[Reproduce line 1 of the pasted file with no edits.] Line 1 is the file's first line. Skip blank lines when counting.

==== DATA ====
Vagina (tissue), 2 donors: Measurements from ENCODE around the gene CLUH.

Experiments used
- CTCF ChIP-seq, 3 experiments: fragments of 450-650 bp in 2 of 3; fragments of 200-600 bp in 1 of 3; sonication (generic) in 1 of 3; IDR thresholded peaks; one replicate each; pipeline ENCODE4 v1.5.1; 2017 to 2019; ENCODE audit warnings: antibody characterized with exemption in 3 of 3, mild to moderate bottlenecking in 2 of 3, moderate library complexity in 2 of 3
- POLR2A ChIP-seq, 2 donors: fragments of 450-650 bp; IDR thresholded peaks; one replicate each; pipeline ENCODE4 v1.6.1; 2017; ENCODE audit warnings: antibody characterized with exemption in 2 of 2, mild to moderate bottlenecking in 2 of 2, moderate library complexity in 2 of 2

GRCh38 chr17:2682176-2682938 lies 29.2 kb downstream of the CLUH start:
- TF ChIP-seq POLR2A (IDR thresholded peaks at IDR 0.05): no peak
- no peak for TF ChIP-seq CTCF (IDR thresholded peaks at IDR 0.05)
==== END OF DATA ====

Vagina (tissue), 2 donors: Measurements from ENCODE around the gene CLUH.